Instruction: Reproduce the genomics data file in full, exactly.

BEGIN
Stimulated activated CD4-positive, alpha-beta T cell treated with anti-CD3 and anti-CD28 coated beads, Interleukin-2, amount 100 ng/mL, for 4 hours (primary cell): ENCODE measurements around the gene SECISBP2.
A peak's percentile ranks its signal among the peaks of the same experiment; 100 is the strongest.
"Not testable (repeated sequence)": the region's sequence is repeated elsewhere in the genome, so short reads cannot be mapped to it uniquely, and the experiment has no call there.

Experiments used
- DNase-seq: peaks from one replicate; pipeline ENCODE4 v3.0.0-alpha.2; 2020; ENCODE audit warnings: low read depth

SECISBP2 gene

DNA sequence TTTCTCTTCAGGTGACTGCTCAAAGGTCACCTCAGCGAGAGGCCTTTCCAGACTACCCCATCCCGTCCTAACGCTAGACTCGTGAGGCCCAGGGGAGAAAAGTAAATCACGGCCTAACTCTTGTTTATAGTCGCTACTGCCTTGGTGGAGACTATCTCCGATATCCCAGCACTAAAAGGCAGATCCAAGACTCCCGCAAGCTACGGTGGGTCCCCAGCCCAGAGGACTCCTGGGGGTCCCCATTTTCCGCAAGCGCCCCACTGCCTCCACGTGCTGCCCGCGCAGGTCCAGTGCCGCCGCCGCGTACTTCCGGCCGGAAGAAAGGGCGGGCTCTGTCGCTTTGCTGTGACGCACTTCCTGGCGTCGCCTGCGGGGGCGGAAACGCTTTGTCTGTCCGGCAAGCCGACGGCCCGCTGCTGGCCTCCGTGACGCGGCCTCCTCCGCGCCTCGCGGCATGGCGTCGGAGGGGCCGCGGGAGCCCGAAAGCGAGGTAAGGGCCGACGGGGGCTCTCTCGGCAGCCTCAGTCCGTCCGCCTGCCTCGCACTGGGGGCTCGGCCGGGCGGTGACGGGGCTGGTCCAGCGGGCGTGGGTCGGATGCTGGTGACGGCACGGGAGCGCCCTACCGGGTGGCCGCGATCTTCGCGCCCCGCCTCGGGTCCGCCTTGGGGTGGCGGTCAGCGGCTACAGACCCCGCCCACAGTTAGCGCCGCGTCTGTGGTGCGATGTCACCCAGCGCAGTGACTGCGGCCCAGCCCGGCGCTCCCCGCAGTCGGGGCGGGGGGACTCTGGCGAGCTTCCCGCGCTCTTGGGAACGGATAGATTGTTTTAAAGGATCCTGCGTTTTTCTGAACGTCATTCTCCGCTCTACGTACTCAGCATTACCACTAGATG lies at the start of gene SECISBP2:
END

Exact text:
Stimulated activated CD4-positive, alpha-beta T cell treated with anti-CD3 and anti-CD28 coated beads, Interleukin-2, amount 100 ng/mL, for 4 hours (primary cell): ENCODE measurements around the gene SECISBP2.
A peak's percentile ranks its signal among the peaks of the same experiment; 100 is the strongest.
"Not testable (repeated sequence)": the region's sequence is repeated elsewhere in the genome, so short reads cannot be mapped to it uniquely, and the experiment has no call there.

Experiments used
- DNase-seq: peaks from one replicate; pipeline ENCODE4 v3.0.0-alpha.2; 2020; ENCODE audit warnings: low read depth

SECISBP2 gene

DNA sequence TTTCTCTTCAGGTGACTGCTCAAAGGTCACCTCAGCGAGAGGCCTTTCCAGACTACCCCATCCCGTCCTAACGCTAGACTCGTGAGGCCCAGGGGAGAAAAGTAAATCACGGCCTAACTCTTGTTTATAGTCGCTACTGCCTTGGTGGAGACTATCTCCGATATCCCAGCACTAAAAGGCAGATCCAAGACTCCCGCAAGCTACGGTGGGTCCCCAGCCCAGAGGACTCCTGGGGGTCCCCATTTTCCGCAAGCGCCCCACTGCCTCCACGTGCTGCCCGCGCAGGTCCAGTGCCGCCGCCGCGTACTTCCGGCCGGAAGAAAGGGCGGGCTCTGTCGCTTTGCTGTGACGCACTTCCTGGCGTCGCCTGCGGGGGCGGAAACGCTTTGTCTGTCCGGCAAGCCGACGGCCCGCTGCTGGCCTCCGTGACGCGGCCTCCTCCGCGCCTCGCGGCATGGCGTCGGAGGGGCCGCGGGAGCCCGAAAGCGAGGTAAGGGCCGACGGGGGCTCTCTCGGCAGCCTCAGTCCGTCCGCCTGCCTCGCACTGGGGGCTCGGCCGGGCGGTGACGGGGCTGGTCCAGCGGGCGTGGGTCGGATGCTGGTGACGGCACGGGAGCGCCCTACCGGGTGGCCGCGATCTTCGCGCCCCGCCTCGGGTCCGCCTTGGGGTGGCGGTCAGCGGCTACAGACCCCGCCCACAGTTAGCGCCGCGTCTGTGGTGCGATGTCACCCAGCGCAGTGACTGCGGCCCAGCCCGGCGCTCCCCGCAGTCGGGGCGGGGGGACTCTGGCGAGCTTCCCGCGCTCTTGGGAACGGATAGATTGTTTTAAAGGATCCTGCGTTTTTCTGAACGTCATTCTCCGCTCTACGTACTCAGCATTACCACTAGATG lies at the start of gene SECISBP2: